Jul 31, 2009 at 5:58 am #1238231
chris arvinBPL Member
@kychrisLocale: Red River Gorge Area
I have been slimming down my kit this year. I started with a Circuit but as I changed gear it got to the point that I knew I could go with something a little smaller.
I ordered and received a Conduit. Packed with my gear my load is still below the extension collar. Now I did stick my sleeping bag into a trash compactor bag and squish it down.
So, should I send back the Conduit and buy a GG Miniposa? Or should I only lightly pack my bag and try to fill up the space? I could also try using a bigger pad. I'm using a 1/4" thick piece of volara foam folded into thirds placed against the back.
I really like the Conduit. It's more durable than the Mini and I really like the fine stretchy mesh that ULA is using on the outside pockets. The only thing I don't like is the drawstring top instead of a rolltop.
Thanks for any help.Jul 31, 2009 at 9:14 am #1517909
@akajutLocale: Central Oklahoma
I ran into a similar problem after I made some gear changes. There isn't any difference between the two when it comes to the volumes posted on their product pages.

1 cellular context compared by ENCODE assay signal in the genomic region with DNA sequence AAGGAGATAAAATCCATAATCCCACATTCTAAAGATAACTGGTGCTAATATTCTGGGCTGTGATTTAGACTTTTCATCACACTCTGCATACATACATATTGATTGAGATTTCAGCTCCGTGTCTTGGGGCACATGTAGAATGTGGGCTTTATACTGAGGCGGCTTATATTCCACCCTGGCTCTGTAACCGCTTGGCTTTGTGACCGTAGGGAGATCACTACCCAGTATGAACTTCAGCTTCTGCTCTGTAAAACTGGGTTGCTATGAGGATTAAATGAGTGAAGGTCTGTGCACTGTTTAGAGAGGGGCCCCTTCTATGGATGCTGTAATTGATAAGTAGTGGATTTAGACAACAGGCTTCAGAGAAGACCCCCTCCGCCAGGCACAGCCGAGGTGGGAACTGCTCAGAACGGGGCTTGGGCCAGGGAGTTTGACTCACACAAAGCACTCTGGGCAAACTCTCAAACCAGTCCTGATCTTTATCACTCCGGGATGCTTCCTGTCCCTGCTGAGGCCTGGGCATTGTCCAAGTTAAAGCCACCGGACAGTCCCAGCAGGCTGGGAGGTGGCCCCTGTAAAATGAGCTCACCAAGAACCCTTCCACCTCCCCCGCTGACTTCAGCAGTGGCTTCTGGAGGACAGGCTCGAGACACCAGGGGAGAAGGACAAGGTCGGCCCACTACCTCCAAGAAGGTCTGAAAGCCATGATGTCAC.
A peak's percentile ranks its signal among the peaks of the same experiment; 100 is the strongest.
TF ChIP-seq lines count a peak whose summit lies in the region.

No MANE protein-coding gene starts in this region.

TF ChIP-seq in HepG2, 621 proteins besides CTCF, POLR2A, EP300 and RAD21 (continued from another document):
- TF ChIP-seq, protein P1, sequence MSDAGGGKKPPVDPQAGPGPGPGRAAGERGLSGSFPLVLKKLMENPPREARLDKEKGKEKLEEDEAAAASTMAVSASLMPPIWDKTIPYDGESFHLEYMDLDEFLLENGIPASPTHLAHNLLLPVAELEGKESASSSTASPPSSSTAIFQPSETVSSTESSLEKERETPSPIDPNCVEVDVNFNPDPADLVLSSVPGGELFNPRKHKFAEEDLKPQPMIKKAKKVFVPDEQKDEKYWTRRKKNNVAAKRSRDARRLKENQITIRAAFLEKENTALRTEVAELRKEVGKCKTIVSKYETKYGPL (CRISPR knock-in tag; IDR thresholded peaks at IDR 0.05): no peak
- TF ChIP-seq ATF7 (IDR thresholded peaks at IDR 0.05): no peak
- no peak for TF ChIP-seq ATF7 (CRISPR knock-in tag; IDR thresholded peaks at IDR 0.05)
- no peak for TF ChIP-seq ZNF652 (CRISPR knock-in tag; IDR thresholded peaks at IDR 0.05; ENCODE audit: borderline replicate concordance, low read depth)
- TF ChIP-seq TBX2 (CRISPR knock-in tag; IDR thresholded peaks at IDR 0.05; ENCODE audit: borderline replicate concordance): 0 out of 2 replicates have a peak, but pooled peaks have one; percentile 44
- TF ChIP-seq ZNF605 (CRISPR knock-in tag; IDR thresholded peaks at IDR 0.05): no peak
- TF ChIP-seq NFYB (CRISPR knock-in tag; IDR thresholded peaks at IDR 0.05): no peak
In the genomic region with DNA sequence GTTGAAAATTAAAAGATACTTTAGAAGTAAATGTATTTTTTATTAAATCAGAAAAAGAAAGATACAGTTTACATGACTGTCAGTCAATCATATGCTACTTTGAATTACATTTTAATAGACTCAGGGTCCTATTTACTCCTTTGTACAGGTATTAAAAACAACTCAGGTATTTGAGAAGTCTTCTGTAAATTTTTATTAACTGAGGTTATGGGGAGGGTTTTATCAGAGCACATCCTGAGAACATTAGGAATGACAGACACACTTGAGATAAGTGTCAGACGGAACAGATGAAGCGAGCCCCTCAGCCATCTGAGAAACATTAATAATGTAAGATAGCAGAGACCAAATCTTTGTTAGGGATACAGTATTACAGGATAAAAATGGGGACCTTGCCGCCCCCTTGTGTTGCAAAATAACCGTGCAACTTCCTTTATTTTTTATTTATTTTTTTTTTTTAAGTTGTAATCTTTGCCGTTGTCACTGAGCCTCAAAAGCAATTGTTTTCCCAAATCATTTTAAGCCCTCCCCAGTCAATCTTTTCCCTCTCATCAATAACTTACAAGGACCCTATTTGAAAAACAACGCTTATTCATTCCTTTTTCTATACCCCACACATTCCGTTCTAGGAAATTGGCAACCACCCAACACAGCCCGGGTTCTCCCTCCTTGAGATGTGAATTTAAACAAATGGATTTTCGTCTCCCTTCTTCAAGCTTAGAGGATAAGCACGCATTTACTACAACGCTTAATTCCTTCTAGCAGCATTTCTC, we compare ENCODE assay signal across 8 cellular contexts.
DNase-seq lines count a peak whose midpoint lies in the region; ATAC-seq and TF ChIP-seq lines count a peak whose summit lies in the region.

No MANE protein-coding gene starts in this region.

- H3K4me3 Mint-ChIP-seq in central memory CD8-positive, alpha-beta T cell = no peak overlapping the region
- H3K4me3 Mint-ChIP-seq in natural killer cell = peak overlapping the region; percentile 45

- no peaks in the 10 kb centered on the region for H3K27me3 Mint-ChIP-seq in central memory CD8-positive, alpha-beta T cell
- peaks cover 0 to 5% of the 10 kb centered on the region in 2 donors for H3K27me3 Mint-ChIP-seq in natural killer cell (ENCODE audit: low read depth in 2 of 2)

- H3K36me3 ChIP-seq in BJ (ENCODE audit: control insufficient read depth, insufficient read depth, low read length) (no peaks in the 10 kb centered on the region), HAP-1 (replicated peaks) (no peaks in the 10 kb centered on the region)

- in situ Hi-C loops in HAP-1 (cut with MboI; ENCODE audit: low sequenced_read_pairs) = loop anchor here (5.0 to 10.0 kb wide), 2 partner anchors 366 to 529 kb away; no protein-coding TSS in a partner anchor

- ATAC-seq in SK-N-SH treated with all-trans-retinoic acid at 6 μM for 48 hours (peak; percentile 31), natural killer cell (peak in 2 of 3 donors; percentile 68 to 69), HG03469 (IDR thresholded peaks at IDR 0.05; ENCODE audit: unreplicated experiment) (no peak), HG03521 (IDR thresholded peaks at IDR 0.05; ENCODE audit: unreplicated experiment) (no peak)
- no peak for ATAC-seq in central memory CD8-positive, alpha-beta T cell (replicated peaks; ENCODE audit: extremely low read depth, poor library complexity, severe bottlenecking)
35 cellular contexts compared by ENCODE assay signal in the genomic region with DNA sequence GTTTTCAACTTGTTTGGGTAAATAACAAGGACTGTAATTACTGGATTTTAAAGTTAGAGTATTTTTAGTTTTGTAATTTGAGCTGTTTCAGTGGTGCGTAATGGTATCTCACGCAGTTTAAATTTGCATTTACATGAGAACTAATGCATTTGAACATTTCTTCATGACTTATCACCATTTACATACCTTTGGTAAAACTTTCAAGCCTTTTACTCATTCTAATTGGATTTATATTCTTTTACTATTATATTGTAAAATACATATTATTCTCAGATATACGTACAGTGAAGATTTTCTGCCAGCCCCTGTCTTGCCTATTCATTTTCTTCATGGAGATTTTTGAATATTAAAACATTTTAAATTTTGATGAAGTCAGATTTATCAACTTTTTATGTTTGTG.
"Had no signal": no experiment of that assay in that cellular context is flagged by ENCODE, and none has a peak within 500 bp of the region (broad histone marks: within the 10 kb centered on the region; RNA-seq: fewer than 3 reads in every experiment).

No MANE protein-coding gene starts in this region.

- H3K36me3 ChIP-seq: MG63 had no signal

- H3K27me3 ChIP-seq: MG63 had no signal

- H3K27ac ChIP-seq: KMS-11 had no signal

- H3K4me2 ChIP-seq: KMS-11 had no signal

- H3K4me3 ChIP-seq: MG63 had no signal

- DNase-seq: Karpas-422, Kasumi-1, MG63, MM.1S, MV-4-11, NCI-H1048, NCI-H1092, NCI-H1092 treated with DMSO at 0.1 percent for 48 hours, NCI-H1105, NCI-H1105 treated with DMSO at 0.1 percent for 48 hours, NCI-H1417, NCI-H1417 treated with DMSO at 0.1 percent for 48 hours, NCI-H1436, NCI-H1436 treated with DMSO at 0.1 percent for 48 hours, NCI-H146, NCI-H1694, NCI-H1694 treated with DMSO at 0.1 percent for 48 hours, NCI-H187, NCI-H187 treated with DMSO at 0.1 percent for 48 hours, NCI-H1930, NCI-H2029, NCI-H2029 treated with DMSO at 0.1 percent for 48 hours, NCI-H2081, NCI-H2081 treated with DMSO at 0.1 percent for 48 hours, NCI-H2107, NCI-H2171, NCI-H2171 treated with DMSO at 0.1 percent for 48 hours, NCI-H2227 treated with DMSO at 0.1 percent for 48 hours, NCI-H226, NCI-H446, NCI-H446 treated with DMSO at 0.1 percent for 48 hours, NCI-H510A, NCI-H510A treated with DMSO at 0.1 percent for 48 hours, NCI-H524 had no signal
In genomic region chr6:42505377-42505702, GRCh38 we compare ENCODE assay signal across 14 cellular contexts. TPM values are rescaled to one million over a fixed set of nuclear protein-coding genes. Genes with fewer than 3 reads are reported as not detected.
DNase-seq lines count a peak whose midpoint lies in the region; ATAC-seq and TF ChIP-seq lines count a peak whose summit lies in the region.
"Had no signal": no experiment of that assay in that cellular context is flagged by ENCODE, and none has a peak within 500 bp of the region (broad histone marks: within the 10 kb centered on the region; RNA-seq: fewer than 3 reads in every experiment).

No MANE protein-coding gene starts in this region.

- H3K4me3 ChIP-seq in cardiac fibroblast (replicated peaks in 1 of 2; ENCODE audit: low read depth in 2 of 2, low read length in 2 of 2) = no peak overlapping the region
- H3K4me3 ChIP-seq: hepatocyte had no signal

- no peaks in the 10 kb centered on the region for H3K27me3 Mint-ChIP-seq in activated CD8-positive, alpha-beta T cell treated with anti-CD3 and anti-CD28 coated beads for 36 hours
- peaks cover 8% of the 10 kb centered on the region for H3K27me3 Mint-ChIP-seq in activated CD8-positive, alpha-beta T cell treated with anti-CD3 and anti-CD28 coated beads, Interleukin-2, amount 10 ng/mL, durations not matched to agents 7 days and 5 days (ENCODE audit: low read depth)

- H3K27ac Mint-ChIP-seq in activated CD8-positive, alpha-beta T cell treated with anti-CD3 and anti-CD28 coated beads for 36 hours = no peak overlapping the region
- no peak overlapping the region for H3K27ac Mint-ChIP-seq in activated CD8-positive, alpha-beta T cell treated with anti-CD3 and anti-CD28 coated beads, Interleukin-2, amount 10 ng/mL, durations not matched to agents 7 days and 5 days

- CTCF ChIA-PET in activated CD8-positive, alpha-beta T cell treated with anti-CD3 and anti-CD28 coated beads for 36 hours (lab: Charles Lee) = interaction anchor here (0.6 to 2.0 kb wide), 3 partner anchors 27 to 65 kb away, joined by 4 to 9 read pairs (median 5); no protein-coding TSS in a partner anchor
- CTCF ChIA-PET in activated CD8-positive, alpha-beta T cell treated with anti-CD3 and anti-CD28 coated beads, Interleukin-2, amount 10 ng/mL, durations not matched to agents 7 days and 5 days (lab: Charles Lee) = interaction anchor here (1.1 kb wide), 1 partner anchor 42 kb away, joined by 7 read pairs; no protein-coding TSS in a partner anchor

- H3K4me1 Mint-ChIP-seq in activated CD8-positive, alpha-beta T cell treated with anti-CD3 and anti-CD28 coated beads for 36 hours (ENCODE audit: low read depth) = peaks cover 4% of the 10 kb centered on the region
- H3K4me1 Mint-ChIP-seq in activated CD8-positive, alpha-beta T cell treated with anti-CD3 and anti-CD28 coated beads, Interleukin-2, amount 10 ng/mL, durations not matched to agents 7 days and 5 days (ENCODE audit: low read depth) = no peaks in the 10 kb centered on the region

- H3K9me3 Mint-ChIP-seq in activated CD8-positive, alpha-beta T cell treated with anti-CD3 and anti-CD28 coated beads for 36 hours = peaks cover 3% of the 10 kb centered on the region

Miniposa – 2,400 c.i. (39 l.) in main pack body/extension collar
Conduit – Main Body: 2,100 & Ext. Collar: 300
I found that most UL cottage companies GG, ULA, MLD, etc. don't offer much when it comes to smaller than 2,500 ci packs. Zpacks have an 1,800 ci pack, and Golite has a 25 liter pack. Black Diamond, REI, and Salomon have some 30ish liter packs made out of heavier materials and geared towards adventure racers.
I decided to substitute different sleeping pads according to how much volume is left over, which right now means deciding between a BA Insulated Air Core, GG Thinlight, and a generic closed cell foam pad. I really like the side compression chords that the Ohm has.
Anyone else have any tips for dealing with unused volume?Jul 31, 2009 at 9:23 am #1517915
A third option would be a third backpack, more durable than the miniposa and smaller than the conduit. If you want one of those, maybe go for a silnylon backpack like those made by Mountain Laurel Designs or Zpacks. Otherwise, I'd just pack the conduit more loosely and know that you have extra space if you need it (for instance, food for 4+ days takes a lot of extra space in a backpack).Jul 31, 2009 at 9:24 am #1517916
I just stuff my bag in the bottom of the pack without compressing it and it packs fine. If I do have extra space I just roll the top down and strap it. Compresses and packs just fine with all sorts of various loads.Jul 31, 2009 at 10:43 am #1517933
Dan DurstonBPL Member
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